Thursday, December 18, 2008

Handouts vs. Cutbacks: Strange Financial Tales from the Golden State

Citing the state's severe financial problems, California officials Wednesday shut down $3.8 billion in cash for public works projects, including some closely connected to directors of the state's stem cell agency. The action came coincidentally just one week after the agency gave away $20 million in state funds to stem cell researchers.

The cuts in bond-financed programs struck at projects to aid both the deaf and ailing veterans as well as to assist in genomics research. Also hit were construction projects at medical facilities at UC Davis and UC San Diego, both of which have representatives on the CIRM board.

Funding for hundreds, perhaps thousands, of housing projects was halted, raising the possibility that the moves could personally affect CIRM Chairman Bob Klein, whose real estate investment banking firm specializes in affordable housing.

CIRM spending, however, is a mere piffle compared to the state's $40 billion budget shortfall. But their financial disparity highlights the stem cell agency's unusual nature and the public policy issues that arise when ballot initiatives lock up state funds and create a favored place for some state programs.

The stem cell agency enjoys a relatively rosy position compared to nearly all other state departments. As the result of Prop. 71, which altered the state constitution and state law, CIRM is assured of state bond funding that goes directly to the agency and which cannot be touched by the governor or the legislature. In response to questions from CIRM directors last week, Klein said that the agency had enough money to operate normally at least until the end of June next year. Compare that to predictions that California will not be able to pay its bills by the end of February.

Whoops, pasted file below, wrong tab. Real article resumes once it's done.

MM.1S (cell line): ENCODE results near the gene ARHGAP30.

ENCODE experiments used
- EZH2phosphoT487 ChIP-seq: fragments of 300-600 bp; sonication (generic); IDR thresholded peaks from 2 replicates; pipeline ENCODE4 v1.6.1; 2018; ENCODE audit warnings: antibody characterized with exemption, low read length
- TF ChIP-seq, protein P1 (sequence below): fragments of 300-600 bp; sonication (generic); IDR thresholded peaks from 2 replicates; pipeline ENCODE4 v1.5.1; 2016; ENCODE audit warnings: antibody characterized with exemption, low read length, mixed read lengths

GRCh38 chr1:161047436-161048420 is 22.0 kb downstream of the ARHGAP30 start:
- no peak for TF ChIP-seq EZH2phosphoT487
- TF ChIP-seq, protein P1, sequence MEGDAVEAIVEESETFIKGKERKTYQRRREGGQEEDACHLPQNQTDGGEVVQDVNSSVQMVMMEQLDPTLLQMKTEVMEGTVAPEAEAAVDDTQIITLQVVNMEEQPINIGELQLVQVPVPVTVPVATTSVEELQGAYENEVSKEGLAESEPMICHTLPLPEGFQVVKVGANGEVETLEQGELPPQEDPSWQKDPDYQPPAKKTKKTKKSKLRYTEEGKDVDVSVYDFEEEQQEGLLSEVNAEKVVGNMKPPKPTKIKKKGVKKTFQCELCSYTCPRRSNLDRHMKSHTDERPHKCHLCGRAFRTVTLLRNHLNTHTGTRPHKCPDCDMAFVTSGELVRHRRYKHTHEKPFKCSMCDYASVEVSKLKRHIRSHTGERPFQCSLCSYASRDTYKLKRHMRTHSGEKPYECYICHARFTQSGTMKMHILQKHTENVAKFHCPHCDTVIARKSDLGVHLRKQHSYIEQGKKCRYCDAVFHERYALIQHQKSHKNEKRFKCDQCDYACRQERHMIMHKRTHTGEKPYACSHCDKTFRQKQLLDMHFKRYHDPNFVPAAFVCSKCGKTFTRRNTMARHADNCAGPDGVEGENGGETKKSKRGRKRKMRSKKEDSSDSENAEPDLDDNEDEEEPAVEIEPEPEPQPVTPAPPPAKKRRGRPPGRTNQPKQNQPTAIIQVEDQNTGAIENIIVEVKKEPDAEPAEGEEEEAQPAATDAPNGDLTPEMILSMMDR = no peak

CIRM currently is drawing its cash primarily from the proceeds of a $250 million bond offering that was completed in the fall of 2007.

However, the state is not currently issuing any additional bonds because of the state's budget crisis, which includes $60 billion in debt and the worst credit rating of any state in the nation, according to the Wall Street Journal. Without additional funding, CIRM could run out of money at some point. However, Klein last week told the California Stem Cell Report that CIRM has $160 million to tide it over through the end of June. He also said he is working on a private placement plan for CIRM funding, just in case. Klein said he has already identified some potential participants although he did not spell out details.

Gov. Arnold Schwarzenegger and California lawmakers are wrestling with the budget crisis but have a long history of financial fumbling. At the heart of their failures is a daunting requirement that the legislature must pass a budget or increase taxes only with a two-thirds vote. That gives a minority extraordinary power. In California's case, Republican legislators stand in the way as they have for decades, chanting a mantra of no-new-taxes regardless of the state's needs.

Putting together solutions that will right the foundering Golden State will require compromise and policy changes that ultimately may affect such privileged endeavors as the state stem cell agency. Good arguments exist for steady funding of any sort of scientific research, much less stem cells. But good arguments also exist for steady funding of the state's now troubled institutions of higher learning, once an example for the nation, as well as many other laudable state programs.

CIRM must step carefully in the next few months to avoid becoming a symbol of what is wrong with much of California state government and its finances.

(Note: We have asked CIRM for comment on the issues raised by the disparity between its financial condition and that of the state. We have also asked whether Klein is affected by the housing cuts. We will carry CIRM's response when we receive it. Additionally, the San Francisco Chronicle carried a report this morning that the cutbacks would affect the "state's stem cell research center in San Francisco." No further details were provided, and we could not find anything to support that in the list of projects from the treasurer's office that we reviewed.)

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